I have always been a truck guy. My last vehicle, a ’04 Toyota Tacoma, was a great vehicle that took me most places I wanted to go. As I started ranging out further though, it left me wanting more. Jump ahead a couple of years and my little commuter pickup was falling apart, dying a slow death—It was time for a new vehicle. I had a good idea of what I was looking for regarding features, comfort, capability, and reliability. A Jeep Wrangler just seemed to fit the bill. Cue the purchase of an ’11 Jeep Wrangler Rubicon.
I had known Editor Trasborg for a while, as we had a few mutual friends. When I got my Rubicon, I had questions about it. I had taken it out a few times so I knew what I liked about it, as well as what I felt could use some improvement. As my experience with my Rubicon grew, so did the questions, like what aftermarket parts to buy and not to buy. So who better to talk to then our very own Editor Trasborg? The rock gods must have smiled on me because while I was in need of bumpers and suspension, he was in need of a vehicle for the next installment of Jp’s 3Day, 3K series. That’s a win-win situation if ever there was one.
Leap forward a few more months. Trasborg and I are sitting around enjoying an adult beverage, shooting the proverbial breeze about my dead rear locker, when Trasborg mentioned that he was looking for more freelance writers. Cool, I thought; could be fun. My stock rear locker solenoid had given up the ghost so we talked about my writing up the solenoid replacement story. As my Jeep and I joined the Jp family, Trasborg’s friend, Kayla, decided that my Jeep needed a name. Jp already had a ’01 Jeep Wrangler (Red) and a ’07 Jeep Wrangler Rubicon (Red Junior). Unimaginative yes, but luckily it was Kayla’s idea to name my ’11 Jeep Wrangler Rubicon—you guessed it—Red the Third.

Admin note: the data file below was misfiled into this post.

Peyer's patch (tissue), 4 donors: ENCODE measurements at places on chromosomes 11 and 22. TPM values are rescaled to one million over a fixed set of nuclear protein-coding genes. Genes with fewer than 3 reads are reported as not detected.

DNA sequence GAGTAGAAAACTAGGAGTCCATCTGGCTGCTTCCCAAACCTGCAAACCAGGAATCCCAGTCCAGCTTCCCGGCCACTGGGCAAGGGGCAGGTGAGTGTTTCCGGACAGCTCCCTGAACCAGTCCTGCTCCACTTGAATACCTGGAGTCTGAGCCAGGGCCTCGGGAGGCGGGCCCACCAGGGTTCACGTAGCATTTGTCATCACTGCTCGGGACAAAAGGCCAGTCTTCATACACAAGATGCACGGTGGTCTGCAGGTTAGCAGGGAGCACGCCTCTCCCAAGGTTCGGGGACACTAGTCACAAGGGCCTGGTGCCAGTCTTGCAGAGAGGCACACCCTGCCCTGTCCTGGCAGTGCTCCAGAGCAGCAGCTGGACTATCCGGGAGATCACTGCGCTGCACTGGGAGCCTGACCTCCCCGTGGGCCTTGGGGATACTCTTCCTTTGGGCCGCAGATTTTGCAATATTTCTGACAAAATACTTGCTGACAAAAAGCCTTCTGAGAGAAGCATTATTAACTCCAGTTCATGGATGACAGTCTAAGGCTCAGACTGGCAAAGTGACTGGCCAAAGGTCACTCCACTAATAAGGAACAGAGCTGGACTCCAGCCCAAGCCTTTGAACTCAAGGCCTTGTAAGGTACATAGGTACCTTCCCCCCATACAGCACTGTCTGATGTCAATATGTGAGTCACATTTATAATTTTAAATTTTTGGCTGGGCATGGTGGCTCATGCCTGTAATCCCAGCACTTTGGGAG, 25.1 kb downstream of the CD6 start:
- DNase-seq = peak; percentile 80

I need my Jeep to be a bit of a Swiss army knife, so there are some compromises that need to be made. No giant lifts. I need something that is comfortable, capable, and stable—basically nothing too extreme. Rock Krawler Suspension’s 11⁄2-inch Max Travel with RRD reservoir shocks looked perfect. The components are high quality and offer a great ride. The kit improves the off-road ability, and the low center-of-gravity keeps the vehicle stable on-road. I got a similar feeling from GenRight Off Road’s products. The company’s aluminum bumpers keep the weight down, while its high quality products ensure I don’t have to worry about the parts falling apart. The problem here is that the better my Jeep gets, the more I want to do with it. The more I want do with it, the more ideas Trasborg comes up with, and that can be a bit, um, shall we say, dangerous. Savvy’s aluminum half doors, Rugged Ridge’s new hood and grille—all came up while hanging out with our dear editor.
I’m also a fan of overkill. While I don’t necessarily run the hardest trails or take the most extreme lines, breakage happens. Overkill certainly doesn’t hurt things. What to do next? Axles, gears, or yet-to-be-replaced lockers? Do I go full-blown rockcrawler or keep it as a tame daily driver? Do I try and find a happy medium of both? At this point, only time will tell. It’s definitely looking to be an interesting ride, whichever way we go.
Good, Bad, and What It’s For
My Jeep really is a multi-purpose machine. I use it for hunting, fishing, exploring, and commuting. So far I’ve been happy with my choices. Third rides and handles great, takes me everywhere I want it to, and most importantly, gets me back again. From here on, the trick is going to be riding that fine line between capable rockcrawler and comfortable daily driver.